The collection is a tale of symbolism, stolen heirlooms and tsarist traditions

Few names are so intertwined with Russian culture as that of Leo Tolstoy, the writer best known for his 1,200-page tome War and Peace, first published in 1869. His family was part of the old nobility and was politically active in imperial Russia.

Their fortunes turned, however, with the abdication of Tsar Nicholas II in 1917 and the ensuing civil war. Among wider family members who fled the Bolshevik repression in 1920 was Alexandra Tolstoy’s grandfather Count Dmitri Tolstoy, a distant cousin of the illustrious writer.

He sought refuge in England, where Ms Tolstoy was born and raised. The countess, who presented the BBC series ‘Horse People’, now arranges adventure trips to Russia. She says it “feels funny” that she was unable to speak Russian until the age of 18, when she spent a year in Moscow before university. “I speak it every day [to my children] and it feels so much a part of me,” she says.

The Russian Orthodox cross is a staple of Ms Tolstoy’s apparel. She pairs this with other traditional Russian symbols such as matryoshkas, or Russian dolls, which represent motherhood and fertility. She says symbols and aesthetics are more important to her than monetary worth. Jewellery and clothes should “work together harmoniously”, she says, and her collection seamlessly blends in with her signature clothing style of mix-and-match folkloric patterns. But despite her love of clashing contrasts, she strictly obeys one rule — “never to mix gold and silver”.

Golden matryoshka pendant necklace, Philippa Holland (2010)

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Ms Tolstoy felt drawn to this necklace, which was designed by her friend Philippa Holland, and its maternal symbolism while pregnant with her second child in 2010.

Ms Tolstoy says she and Ms Holland, a London-based designer, share a love of nature. But while Ms Holland’s work is often inspired by the natural world, in this case she created a doll that can house something small inside. “I keep promising myself that I will put locks of my children’s hair in it,” says Ms Tolstoy, “but they keep saying that they want to cut the hair themselves.” She wears the necklace often — still empty.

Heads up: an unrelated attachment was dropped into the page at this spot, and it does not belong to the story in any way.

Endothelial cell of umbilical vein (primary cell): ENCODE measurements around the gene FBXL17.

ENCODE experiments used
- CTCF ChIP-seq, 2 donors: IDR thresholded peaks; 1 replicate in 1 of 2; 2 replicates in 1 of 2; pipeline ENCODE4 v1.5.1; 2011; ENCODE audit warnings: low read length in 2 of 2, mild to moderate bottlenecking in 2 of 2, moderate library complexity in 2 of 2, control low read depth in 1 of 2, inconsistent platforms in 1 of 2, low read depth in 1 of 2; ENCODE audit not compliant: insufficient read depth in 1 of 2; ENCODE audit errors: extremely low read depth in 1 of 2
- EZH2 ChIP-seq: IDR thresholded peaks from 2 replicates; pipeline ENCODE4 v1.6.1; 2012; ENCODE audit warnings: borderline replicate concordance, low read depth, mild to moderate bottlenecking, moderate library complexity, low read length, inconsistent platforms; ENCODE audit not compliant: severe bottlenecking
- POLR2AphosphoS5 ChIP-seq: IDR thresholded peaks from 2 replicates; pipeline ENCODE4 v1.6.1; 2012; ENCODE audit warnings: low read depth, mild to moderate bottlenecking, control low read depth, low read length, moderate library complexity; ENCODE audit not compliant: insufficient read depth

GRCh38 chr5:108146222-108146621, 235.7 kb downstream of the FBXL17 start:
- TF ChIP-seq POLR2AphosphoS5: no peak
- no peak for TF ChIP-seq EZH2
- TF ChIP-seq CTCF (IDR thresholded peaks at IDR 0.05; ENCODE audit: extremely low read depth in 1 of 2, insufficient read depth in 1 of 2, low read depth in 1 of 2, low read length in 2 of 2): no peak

Matryoshka-shaped earrings, Axenoff (2018)

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Russian jeweller Petr Axenoff presented Ms Tolstoy with these earrings last summer after she wore his jewellery on two photo shoots. The UK’s Tatler and Russia’s Elle magazines followed her as she attended the biennial gathering of the Tolstoy family at Yasnaya Polyana, the estate where Leo Tolstoy penned Anna Karenina and War and Peace.

Ms Tolstoy and her family had not been to Russia for some time. In 2011 her partner Sergei Pugachev, a Russian oligarch who was once known as the Kremlin’s banker, fled the country after falling out with then prime minister Vladimir Putin. It was not until Ms Tolstoy separated from Mr Pugachev in 2015 that she felt comfortable travelling to Russia again. She says the earrings — set with garnets, agates and amethysts — remind her of this happy return to her ancestral home.

Diamond cross, Asprey (antique)

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“I am Russian Orthodox, I wear a cross all the time,” Ms Tolstoy says. “Now, I am wearing a wooden cross from Corfu that cost £3.” Ms Tolstoy would only wear such a cross during the day, however. In the evenings she would most probably switch to her favourite antique cross pendant in white gold and diamonds. Ms Tolstoy feels the piece has an Orthodox aesthetic.

Family signet ring, Isabella del Bono (2019)

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Ms Tolstoy has had bad luck with signet rings. Her first — a family heirloom with the Tolstoy-Miloslavsky coat of arms — was stolen from her at gunpoint in New York. Its replacement was stolen by an assistant.

Ms Tolstoy did not want another until a few years ago when she saw a friend wearing an iron signet ring by Isabella del Bono, and had one made for herself. She worked with Ms Del Bono to update the original design, using iron with a gold lining topped by blue enamel. “I absolutely love it,” she says.

Blue enamel Easter egg pendant, pre-revolutionary Russia

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This Easter egg pendant was given to Ms Tolstoy by her great aunt and is one of the few pieces to have survived the family’s escape to England. “It is very precious to me and I love the colour,” she says.

In imperial Russia, Tsars Alexander III and Nicholas II would give their wives and mothers a Fabergé egg at Easter. It is a tradition that has been kept alive among many of Ms Tolstoy’s aristocratic Russian friends, and one Ms Tolstoy is trying to revive in her own family. She recently bought her daughter a painted Easter egg pendant from Mr Axenoff. This piece epitomises Ms Tolstoy’s collection — fashion shaped by her history and heritage.